- Hello, When I first looked at the graph, I thought your actuals were actually ... Sorry for having left this thread for so long - have been away for a while.Message 1 of 15 , May 22, 2012View SourceHello,
When I first looked at the graph, I thought your actuals were actually *too* close to the ideal. The line *should* actually go up before it goes down, because no amount of analysis will ever result in knowing all the tasks and the effort required in advance.
But then I realized your burndown is showing the completion of stories, not tasks! So that left me pondering, do most you you all burn down stories within a sprint, or do you burn down tasks?Sorry for having left this thread for so long - have been away for a while.I'm also interested in the stories and tasks questions. It's worth noting that the Scrum team I am a member of is fairly immature in experience of the methodology but we're keen on improving.We only use stories but I'd be interested in using tasks if we can see a clear benefit.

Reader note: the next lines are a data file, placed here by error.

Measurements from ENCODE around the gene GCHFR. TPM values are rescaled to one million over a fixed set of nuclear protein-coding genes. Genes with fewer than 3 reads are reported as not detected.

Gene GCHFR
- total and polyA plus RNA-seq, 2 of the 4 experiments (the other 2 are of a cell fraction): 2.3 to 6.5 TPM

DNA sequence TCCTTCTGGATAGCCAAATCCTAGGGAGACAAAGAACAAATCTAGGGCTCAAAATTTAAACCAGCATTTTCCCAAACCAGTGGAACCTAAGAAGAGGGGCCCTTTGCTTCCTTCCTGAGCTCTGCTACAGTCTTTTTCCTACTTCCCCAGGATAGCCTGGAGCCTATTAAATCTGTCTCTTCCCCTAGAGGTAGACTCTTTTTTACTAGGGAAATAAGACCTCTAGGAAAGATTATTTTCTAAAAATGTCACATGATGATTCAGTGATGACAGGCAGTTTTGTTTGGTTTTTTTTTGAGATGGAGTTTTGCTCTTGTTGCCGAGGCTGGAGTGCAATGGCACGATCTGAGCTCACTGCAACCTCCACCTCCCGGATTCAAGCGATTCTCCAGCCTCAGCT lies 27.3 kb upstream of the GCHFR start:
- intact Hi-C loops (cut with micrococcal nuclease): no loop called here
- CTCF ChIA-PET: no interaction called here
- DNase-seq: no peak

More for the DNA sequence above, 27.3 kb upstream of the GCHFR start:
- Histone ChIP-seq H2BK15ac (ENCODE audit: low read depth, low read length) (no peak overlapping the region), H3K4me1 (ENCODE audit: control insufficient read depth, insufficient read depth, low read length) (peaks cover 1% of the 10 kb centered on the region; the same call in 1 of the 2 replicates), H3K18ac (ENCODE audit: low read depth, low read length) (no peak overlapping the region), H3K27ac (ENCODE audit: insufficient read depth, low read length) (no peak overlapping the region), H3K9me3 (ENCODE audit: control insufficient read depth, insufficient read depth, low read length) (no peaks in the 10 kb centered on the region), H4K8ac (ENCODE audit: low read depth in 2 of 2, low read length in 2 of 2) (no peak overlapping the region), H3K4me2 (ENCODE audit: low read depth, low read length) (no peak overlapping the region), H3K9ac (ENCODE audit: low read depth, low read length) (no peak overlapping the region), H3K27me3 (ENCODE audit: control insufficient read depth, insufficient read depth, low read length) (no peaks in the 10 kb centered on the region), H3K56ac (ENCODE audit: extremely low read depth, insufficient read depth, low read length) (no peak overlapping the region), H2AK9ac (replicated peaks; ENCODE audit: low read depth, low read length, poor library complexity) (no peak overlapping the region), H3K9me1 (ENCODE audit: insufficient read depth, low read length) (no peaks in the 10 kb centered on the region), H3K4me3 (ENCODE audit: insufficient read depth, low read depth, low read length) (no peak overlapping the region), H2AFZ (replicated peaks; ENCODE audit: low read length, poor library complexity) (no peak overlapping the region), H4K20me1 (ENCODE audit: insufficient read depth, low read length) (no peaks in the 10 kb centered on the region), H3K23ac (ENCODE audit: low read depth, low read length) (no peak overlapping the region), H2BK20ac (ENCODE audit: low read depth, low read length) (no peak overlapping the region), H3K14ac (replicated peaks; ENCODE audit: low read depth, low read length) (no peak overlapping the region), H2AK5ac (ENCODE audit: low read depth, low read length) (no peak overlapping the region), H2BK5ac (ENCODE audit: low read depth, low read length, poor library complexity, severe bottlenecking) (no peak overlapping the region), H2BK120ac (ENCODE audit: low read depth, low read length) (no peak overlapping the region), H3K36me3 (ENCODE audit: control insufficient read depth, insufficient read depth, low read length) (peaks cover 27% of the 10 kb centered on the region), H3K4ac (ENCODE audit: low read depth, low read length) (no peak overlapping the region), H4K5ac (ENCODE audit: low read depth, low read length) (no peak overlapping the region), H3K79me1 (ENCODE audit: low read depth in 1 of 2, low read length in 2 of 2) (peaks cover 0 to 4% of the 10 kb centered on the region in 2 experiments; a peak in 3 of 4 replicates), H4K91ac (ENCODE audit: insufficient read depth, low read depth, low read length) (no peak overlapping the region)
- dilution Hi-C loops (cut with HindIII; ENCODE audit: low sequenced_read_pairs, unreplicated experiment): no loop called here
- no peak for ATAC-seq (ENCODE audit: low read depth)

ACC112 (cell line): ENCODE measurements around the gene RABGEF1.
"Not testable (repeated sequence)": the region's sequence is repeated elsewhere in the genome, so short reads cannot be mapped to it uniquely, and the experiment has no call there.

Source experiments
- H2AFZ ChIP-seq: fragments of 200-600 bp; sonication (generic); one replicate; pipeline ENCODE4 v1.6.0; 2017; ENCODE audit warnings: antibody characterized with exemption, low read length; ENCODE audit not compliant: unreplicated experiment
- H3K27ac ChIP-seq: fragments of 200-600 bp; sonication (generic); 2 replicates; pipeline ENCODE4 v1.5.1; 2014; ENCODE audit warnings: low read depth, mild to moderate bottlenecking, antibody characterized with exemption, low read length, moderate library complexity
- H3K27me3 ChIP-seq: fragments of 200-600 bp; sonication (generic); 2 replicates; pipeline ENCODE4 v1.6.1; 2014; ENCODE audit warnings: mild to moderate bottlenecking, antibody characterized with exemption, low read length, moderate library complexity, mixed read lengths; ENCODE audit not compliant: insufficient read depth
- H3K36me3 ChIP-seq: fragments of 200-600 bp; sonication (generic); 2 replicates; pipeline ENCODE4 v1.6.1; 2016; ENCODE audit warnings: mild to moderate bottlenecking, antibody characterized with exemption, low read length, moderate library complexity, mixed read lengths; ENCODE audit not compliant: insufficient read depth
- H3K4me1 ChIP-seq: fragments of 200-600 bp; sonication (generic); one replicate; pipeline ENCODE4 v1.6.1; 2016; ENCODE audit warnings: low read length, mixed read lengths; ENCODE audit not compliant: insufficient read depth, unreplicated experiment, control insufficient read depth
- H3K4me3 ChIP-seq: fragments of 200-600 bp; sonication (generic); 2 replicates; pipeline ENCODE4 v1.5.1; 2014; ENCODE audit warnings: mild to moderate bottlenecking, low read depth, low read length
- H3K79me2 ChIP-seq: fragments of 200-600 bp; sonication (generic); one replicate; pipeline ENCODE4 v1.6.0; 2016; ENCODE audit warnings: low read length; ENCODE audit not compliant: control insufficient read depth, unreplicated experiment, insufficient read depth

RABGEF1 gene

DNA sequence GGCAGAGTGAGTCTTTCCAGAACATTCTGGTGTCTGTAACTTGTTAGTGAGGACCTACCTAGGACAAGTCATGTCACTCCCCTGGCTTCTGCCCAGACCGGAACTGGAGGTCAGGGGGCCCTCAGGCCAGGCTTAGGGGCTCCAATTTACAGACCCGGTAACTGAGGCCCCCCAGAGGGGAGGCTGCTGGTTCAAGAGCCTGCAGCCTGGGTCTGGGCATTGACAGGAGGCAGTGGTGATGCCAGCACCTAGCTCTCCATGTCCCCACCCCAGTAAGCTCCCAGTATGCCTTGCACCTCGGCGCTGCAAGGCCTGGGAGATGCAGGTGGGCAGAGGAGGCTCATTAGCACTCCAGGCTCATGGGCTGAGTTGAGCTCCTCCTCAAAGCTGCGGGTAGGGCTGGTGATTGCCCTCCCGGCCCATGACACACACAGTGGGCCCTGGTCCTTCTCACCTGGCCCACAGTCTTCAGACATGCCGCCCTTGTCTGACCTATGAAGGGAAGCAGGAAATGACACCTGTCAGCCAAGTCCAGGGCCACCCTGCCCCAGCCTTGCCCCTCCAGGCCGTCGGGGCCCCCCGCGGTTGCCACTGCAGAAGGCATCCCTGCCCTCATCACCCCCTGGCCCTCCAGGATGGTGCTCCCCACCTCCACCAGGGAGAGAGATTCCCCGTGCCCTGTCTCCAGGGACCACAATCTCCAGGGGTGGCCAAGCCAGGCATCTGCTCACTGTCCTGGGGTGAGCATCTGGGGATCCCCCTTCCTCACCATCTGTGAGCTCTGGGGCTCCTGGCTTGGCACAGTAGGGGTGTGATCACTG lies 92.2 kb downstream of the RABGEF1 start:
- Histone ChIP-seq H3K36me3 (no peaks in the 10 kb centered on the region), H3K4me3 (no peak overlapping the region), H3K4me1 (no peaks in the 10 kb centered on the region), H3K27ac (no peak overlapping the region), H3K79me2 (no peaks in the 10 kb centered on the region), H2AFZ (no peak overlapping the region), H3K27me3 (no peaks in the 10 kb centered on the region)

The way I've always done it is, after the team commits to stories in the planning meeting, they then brainstorm all the tasks and estimate them in hours. Summing all the hours then provides a rough cross-check of the committment (i.e. if the task hours sum to about 50% - 70% of the total working hours available, you're probably within the ballpark. If the total hours exceed 70% of the available time, then the team is probably over-committed).We use a system of:* Working out our total committed rate over the length of the sprint.* Reserving 20% of that capacity for admin, pruning, overrun* Committing to stories in order of priority until we get to the remaining 80%So - we use a padding system of 20% and its encouraging that others use the same method.Thanks for the response.Simon